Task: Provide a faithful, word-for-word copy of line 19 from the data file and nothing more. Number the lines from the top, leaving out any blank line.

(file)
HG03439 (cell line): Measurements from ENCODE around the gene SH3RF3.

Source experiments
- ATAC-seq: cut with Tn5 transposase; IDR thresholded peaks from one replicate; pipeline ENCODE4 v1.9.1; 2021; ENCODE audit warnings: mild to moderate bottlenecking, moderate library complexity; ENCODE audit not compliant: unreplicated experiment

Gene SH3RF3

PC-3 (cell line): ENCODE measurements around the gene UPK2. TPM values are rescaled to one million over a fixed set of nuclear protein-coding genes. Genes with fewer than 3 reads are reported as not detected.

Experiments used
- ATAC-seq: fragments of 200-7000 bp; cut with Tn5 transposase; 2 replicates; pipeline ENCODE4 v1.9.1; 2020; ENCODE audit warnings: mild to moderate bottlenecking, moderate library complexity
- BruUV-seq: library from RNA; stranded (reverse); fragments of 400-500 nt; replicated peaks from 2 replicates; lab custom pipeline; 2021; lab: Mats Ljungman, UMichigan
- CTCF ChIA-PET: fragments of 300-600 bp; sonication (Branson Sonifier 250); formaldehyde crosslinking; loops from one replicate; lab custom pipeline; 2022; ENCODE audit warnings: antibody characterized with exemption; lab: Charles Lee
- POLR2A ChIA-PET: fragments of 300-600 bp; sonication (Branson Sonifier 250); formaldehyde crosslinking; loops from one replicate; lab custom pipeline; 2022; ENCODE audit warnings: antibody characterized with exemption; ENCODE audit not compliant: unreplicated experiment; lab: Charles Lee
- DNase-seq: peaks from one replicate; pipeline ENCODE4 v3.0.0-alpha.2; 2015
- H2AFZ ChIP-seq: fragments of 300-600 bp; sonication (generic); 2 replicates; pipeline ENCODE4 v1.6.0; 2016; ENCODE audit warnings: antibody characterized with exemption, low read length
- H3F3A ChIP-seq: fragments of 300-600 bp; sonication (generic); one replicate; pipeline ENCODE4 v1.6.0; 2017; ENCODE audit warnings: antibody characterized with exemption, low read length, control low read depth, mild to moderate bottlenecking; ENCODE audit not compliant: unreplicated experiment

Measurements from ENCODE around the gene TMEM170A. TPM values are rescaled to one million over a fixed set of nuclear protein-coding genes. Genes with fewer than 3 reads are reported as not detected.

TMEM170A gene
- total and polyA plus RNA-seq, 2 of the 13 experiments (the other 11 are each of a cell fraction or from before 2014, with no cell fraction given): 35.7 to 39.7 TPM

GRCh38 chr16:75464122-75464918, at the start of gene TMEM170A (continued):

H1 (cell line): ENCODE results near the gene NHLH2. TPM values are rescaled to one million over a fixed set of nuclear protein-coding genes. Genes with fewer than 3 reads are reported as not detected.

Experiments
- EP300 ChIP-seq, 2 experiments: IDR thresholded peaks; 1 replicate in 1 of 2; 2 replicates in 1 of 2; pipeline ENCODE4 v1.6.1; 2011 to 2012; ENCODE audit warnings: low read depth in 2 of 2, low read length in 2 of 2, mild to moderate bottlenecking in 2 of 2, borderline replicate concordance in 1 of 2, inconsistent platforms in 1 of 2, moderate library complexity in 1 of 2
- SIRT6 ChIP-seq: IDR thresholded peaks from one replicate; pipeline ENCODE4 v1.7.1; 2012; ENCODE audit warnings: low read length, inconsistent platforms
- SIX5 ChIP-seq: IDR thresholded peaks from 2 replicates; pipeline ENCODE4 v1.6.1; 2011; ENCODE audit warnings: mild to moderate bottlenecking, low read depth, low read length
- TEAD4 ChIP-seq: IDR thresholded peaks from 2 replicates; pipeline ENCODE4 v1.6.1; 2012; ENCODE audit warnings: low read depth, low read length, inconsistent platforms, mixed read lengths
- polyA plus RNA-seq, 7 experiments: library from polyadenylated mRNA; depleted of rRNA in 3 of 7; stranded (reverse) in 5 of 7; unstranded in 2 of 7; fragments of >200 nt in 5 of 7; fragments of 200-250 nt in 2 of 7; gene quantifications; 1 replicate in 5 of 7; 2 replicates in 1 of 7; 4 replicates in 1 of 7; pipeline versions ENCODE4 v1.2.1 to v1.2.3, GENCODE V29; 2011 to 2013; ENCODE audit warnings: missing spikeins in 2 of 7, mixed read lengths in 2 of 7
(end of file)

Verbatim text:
Experiments